JOHN DAY - Personnel changes continue at the John Day Police Department.
Former Grant County Sheriff's Deputy Richard Gray began working for the department Aug. 6 as a patrolman, filling the position vacated when Rich Tirico was promoted to chief of police, and at the Aug. 10, meeting of the City Council, patrolman Cody Weaver submitted his resignation.
Weaver, who has been a patrolman with the department for four years, will be going to work as a trooper for the Oregon State Police.
Weaver indicated in his resignation letter to the council: "I tested for the Oregon State Police back in March 2004 and have been going through the hiring process. On July 22, I was offered a position pending a physical and psychological test. I have completed these required items and will be leaving for the Oregon State Police Academy on Sept. 1."
The academy lasts 16 weeks. Upon graduation, Weaver will be assigned as a recruit trooper in John Day.
Mayor Roger Simonsen praised Weaver's work as a member of the department.
"I understand this was a career-goal for you to become a state trooper and I understand your reasons for leaving. I think this is a great opportunity for you," he said. "We are all very proud of you."
Weaver's last day of work was Aug. 12. He will be taking vacation time until Aug. 31, which will be his final day of employment with the city.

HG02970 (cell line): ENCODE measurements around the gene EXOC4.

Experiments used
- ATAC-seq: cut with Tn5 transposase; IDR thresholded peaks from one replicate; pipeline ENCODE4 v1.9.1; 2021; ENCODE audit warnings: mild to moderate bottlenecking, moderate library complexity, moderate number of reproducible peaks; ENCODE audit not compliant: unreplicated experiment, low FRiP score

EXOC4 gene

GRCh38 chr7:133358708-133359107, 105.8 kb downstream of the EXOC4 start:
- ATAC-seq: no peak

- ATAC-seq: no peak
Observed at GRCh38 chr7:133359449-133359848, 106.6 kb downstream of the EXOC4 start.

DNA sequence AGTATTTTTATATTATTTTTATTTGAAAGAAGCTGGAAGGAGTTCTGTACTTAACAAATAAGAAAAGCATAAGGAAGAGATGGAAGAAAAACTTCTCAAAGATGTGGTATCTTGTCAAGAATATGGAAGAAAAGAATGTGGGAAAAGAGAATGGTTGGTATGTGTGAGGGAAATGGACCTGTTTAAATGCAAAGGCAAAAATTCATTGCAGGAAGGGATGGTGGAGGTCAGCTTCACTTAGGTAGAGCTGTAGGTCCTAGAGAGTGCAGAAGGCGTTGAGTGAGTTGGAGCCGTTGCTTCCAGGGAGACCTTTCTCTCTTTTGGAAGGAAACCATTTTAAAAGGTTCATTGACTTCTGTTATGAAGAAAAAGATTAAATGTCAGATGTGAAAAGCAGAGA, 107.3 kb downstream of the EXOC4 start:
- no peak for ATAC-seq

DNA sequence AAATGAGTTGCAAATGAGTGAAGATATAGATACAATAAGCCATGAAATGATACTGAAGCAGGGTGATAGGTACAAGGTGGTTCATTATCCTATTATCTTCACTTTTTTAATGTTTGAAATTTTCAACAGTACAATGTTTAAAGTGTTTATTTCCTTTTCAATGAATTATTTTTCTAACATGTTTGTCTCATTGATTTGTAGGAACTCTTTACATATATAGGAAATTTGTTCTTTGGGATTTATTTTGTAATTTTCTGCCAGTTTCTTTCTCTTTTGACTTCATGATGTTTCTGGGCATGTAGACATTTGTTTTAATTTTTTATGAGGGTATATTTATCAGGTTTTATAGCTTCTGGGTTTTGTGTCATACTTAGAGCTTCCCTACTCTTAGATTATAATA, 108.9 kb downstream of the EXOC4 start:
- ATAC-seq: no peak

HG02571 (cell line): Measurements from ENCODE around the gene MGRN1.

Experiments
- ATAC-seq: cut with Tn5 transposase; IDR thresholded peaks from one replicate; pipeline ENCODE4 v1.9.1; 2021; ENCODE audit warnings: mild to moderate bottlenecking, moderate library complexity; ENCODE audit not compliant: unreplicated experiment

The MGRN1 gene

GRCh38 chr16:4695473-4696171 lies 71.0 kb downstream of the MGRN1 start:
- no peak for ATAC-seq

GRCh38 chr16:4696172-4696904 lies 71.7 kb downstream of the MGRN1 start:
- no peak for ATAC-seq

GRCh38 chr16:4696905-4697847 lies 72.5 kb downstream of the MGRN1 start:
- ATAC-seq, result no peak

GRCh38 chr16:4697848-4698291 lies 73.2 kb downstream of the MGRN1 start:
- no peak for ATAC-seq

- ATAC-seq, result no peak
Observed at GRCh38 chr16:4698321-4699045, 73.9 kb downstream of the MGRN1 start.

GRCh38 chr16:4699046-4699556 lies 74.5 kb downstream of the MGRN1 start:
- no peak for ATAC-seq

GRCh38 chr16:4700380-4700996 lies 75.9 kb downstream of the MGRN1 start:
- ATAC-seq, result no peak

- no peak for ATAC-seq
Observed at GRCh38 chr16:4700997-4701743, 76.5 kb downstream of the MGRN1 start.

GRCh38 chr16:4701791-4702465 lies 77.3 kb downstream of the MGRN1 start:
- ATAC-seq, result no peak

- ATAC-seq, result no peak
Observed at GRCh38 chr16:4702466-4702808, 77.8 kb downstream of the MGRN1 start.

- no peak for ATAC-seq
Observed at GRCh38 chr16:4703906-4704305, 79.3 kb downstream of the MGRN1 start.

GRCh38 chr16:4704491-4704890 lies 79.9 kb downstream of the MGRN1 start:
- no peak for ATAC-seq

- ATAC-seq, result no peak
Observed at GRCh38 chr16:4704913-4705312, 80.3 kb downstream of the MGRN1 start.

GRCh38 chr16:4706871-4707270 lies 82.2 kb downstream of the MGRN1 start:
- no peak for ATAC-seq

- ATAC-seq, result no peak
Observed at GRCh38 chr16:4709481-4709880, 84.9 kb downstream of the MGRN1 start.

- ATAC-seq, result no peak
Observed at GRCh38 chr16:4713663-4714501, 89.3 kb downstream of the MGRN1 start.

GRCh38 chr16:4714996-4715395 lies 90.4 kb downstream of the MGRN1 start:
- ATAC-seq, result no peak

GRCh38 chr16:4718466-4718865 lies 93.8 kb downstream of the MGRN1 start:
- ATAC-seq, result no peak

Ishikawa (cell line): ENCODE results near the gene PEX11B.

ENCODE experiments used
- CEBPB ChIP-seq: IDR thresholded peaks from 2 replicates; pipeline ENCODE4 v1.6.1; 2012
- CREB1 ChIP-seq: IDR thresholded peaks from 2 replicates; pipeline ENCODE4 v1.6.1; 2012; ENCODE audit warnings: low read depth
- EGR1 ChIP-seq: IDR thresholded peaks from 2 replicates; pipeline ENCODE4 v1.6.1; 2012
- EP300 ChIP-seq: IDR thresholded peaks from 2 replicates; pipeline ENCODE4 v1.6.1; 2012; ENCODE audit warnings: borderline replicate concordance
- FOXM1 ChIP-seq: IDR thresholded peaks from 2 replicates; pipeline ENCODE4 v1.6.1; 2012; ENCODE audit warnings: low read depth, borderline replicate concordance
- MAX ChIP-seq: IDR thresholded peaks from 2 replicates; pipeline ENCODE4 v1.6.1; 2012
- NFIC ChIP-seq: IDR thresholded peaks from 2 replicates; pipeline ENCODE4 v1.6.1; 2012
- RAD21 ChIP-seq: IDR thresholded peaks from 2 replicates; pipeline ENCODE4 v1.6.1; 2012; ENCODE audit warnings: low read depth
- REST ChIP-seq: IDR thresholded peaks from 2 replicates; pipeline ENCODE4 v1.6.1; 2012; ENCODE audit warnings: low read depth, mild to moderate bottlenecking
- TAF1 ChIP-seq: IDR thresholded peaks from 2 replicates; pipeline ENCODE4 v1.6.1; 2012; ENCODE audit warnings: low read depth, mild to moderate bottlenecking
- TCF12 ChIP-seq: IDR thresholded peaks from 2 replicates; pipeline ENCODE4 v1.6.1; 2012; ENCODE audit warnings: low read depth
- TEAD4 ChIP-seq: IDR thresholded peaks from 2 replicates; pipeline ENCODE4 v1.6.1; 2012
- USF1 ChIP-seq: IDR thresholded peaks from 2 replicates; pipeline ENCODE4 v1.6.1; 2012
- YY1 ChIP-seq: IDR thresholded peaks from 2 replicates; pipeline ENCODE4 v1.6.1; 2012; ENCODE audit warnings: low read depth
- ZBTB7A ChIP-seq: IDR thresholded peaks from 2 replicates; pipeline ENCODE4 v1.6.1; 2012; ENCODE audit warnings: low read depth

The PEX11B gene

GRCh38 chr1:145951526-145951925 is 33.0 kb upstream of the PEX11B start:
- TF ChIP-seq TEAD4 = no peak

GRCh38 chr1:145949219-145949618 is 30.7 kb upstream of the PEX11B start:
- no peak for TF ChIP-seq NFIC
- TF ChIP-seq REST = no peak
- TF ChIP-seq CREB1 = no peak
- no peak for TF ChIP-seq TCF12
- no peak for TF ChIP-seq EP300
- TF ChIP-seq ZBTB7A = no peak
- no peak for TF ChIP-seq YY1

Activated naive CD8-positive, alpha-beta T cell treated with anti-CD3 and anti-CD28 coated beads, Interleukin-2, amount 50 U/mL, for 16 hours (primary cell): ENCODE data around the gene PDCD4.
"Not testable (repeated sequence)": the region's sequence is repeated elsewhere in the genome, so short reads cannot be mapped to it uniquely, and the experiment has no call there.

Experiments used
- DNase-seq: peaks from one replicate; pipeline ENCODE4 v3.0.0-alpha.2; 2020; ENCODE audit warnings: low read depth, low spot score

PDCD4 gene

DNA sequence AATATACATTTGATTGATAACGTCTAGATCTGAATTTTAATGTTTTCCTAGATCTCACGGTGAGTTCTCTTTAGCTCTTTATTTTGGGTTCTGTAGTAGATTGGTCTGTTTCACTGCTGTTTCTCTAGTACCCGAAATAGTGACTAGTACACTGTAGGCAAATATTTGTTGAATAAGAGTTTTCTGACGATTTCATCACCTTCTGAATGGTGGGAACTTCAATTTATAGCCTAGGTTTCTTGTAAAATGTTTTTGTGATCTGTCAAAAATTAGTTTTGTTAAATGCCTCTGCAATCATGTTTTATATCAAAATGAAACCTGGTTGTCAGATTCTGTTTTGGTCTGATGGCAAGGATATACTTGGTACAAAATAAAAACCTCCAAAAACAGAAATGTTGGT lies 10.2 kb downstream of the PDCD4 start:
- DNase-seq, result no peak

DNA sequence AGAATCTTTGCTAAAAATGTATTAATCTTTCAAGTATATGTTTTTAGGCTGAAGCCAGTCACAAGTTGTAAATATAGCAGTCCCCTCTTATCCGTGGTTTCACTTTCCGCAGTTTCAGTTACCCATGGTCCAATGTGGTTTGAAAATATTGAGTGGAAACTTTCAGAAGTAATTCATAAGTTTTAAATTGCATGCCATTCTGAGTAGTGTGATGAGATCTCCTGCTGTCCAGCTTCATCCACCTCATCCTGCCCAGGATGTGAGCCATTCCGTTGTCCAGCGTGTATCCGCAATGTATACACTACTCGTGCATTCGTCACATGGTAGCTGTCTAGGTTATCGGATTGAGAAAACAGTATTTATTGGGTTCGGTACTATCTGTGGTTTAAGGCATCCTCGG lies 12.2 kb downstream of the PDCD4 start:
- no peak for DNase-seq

Weaver's resignation created somewhat of a dilemma as he is the department's K-9 officer.
Charlie the police dog is technically the property of the city, having been purchased and trained with donated funds, but Weaver is the only officer on the department trained in handling the animal.
Chief Tirico said it would cost the department between $2,500 to $3,500 to train Charlie with another officer.
"Right now, we don't have that kind of money in the budget," Tirico said. "Maybe sometime later down the road department we'll have the funds to obtain another drug dog. Jim Damon, who donated the dog, said he's happy with the results and has no problem with us giving the dog to Cody."
After some discussion, Council member Chris Labhart made the motion to give Weaver complete custody of the dog, which would be retired from service.
Labhart's motion received unanimous approval.
"Charlie has become a member of your family and I'm glad that we are able to give him to you," City Manager Peggy Carey commented.
Danny Komning, who interviewed for the patrolman's position at the same time Gray did, has been hired and will begin work Sept. 1.